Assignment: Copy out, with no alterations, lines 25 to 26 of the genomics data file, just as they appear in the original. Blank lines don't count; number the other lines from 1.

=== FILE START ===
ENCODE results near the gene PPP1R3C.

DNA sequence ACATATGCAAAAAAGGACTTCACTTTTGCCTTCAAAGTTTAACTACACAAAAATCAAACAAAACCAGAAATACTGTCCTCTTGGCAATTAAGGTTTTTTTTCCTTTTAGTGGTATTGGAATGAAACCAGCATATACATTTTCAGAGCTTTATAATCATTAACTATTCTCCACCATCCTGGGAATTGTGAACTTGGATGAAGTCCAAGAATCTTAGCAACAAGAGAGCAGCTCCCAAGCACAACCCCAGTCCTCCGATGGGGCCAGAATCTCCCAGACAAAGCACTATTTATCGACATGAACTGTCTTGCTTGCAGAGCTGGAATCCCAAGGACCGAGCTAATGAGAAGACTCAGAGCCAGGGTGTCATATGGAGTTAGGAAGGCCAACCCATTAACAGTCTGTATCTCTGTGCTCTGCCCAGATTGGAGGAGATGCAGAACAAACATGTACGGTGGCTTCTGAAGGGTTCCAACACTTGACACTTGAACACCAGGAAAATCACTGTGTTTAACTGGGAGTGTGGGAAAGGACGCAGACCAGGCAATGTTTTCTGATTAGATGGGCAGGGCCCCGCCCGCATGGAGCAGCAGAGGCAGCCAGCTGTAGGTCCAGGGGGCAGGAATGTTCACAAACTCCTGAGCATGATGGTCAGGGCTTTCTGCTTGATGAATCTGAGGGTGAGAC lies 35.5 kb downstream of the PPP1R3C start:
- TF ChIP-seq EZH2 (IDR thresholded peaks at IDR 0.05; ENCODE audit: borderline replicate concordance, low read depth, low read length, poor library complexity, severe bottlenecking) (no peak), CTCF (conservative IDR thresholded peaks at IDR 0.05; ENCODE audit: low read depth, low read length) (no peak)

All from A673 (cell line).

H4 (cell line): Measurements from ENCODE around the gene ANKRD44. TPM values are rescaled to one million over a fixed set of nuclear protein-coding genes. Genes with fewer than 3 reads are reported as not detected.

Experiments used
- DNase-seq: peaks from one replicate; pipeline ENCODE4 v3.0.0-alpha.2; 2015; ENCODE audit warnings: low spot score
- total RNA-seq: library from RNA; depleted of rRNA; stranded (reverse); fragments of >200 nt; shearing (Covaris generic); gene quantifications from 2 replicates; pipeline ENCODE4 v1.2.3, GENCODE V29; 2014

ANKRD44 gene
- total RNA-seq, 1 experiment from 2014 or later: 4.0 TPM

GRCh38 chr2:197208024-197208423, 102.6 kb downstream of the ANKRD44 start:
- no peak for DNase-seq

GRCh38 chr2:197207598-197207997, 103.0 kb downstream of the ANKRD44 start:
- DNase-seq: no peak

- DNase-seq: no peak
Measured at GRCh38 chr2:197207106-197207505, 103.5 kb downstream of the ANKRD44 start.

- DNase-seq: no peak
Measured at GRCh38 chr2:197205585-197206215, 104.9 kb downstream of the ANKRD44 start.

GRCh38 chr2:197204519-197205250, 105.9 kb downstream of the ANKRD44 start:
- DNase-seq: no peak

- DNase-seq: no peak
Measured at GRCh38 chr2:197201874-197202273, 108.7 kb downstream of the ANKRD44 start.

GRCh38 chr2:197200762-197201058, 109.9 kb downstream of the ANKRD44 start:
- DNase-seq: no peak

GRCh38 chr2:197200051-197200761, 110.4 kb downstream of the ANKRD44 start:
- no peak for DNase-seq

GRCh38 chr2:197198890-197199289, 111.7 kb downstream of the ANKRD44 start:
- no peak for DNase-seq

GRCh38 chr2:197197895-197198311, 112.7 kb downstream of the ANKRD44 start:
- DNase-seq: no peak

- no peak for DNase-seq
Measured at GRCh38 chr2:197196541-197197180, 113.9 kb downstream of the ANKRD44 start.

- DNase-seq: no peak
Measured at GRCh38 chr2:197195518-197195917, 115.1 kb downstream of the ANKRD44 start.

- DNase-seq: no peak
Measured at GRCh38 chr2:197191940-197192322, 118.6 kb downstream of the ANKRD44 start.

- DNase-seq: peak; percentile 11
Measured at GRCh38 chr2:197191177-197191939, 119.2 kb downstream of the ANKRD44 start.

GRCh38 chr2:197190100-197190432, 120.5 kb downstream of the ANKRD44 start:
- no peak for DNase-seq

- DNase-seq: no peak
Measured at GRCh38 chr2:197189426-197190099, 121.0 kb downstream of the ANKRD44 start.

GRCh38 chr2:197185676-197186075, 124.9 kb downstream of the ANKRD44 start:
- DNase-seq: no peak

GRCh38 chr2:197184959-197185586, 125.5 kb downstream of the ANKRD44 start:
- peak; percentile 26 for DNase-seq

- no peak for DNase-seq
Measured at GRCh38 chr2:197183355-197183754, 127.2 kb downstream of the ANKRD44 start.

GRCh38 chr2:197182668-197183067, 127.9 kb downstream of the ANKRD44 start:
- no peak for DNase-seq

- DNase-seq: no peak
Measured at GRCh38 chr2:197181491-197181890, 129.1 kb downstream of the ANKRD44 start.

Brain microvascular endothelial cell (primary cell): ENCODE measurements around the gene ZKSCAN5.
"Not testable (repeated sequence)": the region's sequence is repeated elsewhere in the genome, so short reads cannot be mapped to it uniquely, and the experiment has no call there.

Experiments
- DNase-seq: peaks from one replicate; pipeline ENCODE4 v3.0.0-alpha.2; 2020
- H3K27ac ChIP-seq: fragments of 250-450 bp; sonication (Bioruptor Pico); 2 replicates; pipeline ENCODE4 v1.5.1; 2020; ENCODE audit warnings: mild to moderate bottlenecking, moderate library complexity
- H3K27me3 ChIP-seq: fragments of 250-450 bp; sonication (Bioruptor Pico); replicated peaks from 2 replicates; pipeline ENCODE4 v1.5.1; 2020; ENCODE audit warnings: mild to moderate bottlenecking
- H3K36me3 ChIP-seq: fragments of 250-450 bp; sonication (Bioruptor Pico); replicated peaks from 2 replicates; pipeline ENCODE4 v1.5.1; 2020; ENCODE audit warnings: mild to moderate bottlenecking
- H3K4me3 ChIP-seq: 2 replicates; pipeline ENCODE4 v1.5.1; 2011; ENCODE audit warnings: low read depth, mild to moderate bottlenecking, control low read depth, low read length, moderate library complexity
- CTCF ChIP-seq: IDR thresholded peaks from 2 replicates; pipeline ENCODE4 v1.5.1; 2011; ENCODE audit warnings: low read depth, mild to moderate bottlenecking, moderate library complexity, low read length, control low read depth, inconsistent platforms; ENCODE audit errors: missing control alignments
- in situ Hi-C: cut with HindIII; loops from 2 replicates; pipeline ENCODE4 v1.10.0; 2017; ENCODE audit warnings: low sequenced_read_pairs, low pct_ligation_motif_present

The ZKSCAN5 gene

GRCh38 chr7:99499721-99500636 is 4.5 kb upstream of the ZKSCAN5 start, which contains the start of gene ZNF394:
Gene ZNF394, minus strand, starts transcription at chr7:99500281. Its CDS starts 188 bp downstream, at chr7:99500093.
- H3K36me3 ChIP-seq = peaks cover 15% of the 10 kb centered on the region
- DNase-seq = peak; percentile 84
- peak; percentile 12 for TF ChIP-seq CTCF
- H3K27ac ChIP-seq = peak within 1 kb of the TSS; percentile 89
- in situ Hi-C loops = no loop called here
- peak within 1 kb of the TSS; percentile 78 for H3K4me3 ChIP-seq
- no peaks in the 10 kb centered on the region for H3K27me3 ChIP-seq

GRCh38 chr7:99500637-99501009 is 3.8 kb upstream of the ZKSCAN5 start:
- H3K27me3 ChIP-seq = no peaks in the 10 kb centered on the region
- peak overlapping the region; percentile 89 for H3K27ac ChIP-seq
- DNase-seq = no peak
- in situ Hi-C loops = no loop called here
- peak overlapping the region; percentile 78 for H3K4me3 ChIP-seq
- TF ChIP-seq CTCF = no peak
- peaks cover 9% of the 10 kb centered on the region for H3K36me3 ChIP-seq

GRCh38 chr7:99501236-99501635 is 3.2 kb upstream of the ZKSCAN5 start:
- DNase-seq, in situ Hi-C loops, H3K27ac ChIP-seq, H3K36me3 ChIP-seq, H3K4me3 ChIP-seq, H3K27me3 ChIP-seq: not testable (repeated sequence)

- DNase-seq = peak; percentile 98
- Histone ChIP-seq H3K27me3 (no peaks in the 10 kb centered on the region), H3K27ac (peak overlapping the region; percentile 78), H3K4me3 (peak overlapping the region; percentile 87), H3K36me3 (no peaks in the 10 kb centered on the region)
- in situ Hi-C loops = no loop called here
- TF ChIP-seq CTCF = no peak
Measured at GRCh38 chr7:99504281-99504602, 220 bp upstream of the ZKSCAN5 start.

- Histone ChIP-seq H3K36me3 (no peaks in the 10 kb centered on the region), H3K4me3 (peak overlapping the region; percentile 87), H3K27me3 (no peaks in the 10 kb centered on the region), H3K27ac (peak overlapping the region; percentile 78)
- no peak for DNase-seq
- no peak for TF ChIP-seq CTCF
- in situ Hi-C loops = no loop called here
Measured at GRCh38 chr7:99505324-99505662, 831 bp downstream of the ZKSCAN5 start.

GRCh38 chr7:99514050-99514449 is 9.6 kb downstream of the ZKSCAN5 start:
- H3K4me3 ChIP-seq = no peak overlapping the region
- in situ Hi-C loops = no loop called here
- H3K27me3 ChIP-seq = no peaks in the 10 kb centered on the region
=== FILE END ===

GRCh38 chr2:197200051-197200761, 110.4 kb downstream of the ANKRD44 start:
- no peak for DNase-seq